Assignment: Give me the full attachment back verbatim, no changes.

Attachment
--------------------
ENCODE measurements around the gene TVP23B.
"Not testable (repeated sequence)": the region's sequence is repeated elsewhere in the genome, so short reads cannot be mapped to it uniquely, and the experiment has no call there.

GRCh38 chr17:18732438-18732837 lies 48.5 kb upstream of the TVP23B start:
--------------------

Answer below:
ENCODE measurements around the gene TVP23B.
"Not testable (repeated sequence)": the region's sequence is repeated elsewhere in the genome, so short reads cannot be mapped to it uniquely, and the experiment has no call there.

GRCh38 chr17:18732438-18732837 lies 48.5 kb upstream of the TVP23B start: